The Talented Mr. Ripley 1999

Amazon Instant Video

(98) IMDb 7.3/10
Available in HD

Tom Ripley is a poor New Yorker sent to Italy by Mr Greenleaf to bring back his spoiled son, Dickie. Tom worms his way into the home of Dickie and girlfriend Marge, and he soon gets a taste of the high life.

Matt Damon, Jude Law
2 hours 13 minutes

Available in HD on supported devices

The Talented Mr. Ripley

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Product Details

Genres Drama, Thriller
Director Anthony Minghella
Starring Matt Damon, Jude Law
Supporting actors Cate Blanchett, Gwyneth Paltrow, Jack Davenport, Philip Seymour Hoffman, James Rebhorn, Sergio Rubini, Philip Baker Hall, Celia Weston
Studio Studiocanal
BBFC rating Suitable for 15 years and over
Rental rights 48 hour viewing period. Details
Purchase rights Stream instantly and download to 2 locations Details
Format Amazon Instant Video (streaming online video and digital download)

Customer Reviews

4.1 out of 5 stars
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Most Helpful Customer Reviews

7 of 7 people found the following review helpful By Jennifer Stevens on 2 Dec 2003
Format: VHS Tape
I think most people would agree that MOST movies-made-from-books don't even come close to the books themselves. Orders of events are changed, minor characters are deleted, even entire sections of the plots are left out for "artistic reasons" (or simply because it costs too much to include them in the film). If you're lucky, you see the movie and THEN read the book; otherwise, you're left utterly disappointed.
Well, I read "The Talented Mr. Ripley" before seeing it on video. And I was hesitant about seeing the movie, as the book was incredibly rich and very deep, especially in character development. I had huge doubts that the movie could do the book justice. But to my very pleasant surprise, they seemed to have pulled it off somehow.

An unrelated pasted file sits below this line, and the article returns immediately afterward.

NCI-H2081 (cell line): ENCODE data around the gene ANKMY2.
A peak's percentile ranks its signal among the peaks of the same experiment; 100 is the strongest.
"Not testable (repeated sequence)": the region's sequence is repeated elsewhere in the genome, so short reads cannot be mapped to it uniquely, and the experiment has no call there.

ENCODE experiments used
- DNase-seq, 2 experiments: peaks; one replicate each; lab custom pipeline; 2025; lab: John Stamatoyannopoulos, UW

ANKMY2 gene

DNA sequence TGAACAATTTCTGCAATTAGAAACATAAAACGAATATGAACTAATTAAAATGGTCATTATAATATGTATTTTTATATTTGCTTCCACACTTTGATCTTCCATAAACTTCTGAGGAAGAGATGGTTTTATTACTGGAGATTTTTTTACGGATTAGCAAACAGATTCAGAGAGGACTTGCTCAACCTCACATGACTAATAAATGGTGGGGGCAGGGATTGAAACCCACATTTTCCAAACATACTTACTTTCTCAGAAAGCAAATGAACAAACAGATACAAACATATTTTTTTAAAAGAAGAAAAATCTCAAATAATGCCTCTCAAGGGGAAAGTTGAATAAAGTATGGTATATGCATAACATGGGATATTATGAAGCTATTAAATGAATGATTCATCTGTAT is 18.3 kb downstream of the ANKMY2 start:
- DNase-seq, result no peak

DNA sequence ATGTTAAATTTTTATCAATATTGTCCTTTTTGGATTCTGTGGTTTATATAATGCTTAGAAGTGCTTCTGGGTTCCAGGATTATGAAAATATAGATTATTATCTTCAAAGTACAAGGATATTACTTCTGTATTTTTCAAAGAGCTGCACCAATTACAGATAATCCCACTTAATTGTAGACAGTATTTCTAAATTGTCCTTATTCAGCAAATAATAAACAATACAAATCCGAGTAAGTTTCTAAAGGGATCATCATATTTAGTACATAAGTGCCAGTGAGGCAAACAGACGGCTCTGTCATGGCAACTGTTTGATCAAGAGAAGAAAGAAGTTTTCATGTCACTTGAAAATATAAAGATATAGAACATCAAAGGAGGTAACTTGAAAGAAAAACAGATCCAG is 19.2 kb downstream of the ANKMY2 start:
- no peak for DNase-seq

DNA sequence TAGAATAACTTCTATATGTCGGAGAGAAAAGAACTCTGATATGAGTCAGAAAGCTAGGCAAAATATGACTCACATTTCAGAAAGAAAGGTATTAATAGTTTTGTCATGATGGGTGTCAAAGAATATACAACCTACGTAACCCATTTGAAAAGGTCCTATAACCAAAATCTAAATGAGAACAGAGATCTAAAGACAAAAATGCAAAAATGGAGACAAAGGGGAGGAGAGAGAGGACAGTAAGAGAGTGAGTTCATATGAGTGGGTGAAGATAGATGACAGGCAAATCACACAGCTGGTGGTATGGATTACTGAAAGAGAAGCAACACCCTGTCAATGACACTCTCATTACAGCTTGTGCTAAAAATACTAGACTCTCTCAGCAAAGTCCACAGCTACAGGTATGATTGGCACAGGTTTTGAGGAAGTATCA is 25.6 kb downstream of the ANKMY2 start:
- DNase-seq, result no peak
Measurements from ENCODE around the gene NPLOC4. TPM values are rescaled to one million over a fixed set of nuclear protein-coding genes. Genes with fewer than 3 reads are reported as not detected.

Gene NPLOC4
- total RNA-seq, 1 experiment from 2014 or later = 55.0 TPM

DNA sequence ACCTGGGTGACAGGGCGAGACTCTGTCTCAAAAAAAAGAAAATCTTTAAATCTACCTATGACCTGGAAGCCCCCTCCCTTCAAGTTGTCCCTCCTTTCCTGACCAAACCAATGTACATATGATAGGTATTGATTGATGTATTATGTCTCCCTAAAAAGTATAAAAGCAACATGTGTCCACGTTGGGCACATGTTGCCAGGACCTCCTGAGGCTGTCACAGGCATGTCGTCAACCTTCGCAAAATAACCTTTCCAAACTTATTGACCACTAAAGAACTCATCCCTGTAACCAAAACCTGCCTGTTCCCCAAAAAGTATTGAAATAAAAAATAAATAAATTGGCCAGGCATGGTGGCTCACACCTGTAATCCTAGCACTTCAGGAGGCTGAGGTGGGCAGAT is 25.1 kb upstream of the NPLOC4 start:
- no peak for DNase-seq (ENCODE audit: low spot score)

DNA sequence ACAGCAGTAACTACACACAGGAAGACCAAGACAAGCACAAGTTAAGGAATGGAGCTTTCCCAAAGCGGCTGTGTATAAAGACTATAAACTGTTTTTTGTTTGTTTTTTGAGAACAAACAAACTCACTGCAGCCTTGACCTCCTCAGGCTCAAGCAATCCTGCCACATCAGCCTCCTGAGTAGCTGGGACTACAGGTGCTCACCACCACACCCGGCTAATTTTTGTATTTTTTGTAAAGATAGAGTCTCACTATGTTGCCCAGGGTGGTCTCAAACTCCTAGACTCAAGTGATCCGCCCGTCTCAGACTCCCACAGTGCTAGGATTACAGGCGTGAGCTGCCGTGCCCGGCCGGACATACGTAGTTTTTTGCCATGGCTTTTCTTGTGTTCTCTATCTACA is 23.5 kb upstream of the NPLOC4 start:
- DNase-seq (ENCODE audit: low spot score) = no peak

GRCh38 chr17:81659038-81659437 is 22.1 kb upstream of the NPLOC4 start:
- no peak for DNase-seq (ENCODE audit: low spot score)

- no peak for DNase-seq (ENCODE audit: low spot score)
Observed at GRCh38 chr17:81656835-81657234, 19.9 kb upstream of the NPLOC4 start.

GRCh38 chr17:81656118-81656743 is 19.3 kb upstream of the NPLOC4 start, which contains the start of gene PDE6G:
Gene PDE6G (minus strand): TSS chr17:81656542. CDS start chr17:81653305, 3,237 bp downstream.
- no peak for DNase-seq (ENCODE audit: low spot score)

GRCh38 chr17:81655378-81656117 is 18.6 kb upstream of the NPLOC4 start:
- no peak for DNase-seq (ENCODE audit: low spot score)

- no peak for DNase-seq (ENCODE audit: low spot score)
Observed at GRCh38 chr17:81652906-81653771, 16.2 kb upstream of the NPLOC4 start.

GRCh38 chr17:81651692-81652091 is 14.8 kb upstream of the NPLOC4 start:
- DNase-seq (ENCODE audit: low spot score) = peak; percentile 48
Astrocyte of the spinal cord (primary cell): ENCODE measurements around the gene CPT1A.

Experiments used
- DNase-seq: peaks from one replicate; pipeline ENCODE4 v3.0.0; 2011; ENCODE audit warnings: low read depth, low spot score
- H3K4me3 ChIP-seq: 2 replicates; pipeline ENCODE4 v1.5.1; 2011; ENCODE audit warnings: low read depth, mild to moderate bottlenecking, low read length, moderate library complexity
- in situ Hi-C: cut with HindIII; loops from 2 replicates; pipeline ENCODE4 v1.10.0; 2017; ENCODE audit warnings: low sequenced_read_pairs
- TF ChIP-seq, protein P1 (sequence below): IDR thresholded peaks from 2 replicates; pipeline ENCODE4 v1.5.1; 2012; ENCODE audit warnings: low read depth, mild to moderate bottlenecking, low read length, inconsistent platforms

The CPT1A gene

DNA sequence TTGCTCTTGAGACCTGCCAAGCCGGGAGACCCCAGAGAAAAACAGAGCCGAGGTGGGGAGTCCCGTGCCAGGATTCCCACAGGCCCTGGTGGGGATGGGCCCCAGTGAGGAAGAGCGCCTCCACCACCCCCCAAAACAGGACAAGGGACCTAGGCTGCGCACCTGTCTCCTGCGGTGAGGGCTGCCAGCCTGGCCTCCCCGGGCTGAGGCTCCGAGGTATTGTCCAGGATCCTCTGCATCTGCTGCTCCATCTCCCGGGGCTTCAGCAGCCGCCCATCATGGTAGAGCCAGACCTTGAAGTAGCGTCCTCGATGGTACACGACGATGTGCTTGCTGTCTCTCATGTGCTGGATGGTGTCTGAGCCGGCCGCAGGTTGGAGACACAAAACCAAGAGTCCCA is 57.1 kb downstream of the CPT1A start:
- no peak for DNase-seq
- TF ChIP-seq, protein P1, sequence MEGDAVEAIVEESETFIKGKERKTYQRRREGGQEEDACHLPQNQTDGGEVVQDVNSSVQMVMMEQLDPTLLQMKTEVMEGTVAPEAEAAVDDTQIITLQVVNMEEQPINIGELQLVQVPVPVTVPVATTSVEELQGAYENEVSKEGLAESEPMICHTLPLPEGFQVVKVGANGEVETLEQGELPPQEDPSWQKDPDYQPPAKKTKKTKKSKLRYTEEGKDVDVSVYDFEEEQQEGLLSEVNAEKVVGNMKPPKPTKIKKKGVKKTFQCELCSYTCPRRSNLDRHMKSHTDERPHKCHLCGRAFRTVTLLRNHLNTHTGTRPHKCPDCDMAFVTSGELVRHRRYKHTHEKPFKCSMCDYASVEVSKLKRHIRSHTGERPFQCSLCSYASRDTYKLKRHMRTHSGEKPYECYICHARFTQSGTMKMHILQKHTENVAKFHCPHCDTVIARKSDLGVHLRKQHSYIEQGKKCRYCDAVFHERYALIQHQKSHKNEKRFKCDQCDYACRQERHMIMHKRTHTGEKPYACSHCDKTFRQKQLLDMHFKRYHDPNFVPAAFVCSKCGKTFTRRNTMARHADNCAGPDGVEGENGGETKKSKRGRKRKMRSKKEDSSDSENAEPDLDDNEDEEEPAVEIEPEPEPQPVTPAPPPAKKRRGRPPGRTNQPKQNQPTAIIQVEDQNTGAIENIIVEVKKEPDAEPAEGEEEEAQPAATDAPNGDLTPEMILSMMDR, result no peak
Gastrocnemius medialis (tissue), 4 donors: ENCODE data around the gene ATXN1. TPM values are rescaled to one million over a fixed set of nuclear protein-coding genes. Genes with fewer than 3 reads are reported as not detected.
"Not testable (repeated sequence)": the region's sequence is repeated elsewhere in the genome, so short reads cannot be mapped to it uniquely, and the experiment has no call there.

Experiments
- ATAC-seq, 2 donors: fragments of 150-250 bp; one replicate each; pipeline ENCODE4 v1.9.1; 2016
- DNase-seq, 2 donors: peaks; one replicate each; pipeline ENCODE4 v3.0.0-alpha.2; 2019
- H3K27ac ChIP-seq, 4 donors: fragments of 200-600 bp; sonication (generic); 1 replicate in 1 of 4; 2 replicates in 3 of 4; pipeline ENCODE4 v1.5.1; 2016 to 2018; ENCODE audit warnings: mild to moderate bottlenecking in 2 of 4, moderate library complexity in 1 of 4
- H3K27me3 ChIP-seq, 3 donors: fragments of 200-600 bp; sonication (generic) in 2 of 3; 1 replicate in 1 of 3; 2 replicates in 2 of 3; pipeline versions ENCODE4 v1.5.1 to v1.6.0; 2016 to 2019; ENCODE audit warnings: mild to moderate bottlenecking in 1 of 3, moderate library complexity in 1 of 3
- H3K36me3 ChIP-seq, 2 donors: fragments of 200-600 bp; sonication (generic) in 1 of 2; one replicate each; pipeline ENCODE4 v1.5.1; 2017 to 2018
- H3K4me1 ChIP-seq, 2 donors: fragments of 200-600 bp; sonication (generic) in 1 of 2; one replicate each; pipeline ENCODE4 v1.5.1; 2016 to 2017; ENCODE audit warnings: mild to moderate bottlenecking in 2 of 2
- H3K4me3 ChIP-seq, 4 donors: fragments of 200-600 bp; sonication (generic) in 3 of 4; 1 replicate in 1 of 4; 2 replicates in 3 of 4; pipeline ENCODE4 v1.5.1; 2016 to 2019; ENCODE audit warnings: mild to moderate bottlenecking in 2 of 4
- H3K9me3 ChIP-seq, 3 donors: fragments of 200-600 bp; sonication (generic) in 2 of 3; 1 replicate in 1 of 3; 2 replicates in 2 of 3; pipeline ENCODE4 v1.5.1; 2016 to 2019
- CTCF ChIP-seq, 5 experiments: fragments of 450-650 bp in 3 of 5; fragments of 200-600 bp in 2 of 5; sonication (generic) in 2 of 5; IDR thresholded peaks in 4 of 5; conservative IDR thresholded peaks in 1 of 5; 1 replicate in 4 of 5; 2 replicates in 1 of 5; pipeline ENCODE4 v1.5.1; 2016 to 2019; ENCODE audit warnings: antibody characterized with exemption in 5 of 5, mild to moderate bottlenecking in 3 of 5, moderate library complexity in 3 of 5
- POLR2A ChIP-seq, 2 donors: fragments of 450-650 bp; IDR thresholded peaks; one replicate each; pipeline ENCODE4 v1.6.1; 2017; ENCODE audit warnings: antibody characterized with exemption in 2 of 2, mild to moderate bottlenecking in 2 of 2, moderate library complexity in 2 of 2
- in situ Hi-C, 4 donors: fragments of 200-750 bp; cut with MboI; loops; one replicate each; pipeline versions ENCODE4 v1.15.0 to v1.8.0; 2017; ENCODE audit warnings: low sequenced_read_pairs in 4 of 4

This movie is actually almost as good as the book -- amazing!!
Matt Damon is absolutely superb as Tom Ripley. He looks like Tom, has his mannerisms, has his voice. Damon is SO successful at portraying Tom Ripley as Highsmith had written of his character in her book: A conniving, pathetic psychopath, who disgusts you but also somehow manages to make you feel sorry for him in the process. A very tough role for any actor, but Damon was excellent.
Likewise, Jude Law is wonderful at portraying the likeable extrovert Dickie Greenleaf -- a rich kid who's lazing away in Italy on Daddy's money, but who still doesn't come across as a selfish snob. Gwyneth Paltrow does a good job as hesitant Marge, who lacks self-confidence and only wants Dickie to reciprocate the devotion she has for him. My only complaint about having Paltrow in this role is that I feel she is too pretty to play Marge, as in the book Marge is a bit more homely. But still, Paltrow gets Marge's personality down pat, which is most important.
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22 of 23 people found the following review helpful By A Customer on 31 Aug 2000
Format: DVD
This is an absolutely must see film. It is haunting, and very tense. I wasn't sure that Matt Damon was the best actor for this role, but the more I've watched his performance the more I am captivated by his sociopathic portrayal of Ripley. I thought the end sequence with Peter was absolutely blood tingling - and Jack Davenport (from the BBC's This Life) adds marvellous support to a top notch cast. The extras on this DVD are incredible. Minghella's academic commentary is excellent. For example, I wasn't aware that Cate Blanchett's character wasn't in the book, so now I've got to read Patricia Highsmith's novel! And the way Minghella informs how he condensed the first 40 pages of the novel into 4 pages of script, to produce a wonderful prologue to his film, demonstrates his excellence as a screenwriter and director. The cast interviews are worth buying the DVD for alone. Overall, this is an excellent format that truly offers value for money - and Mr Ripley is one of the most haunting films I have seen for years, and can now see time and time again.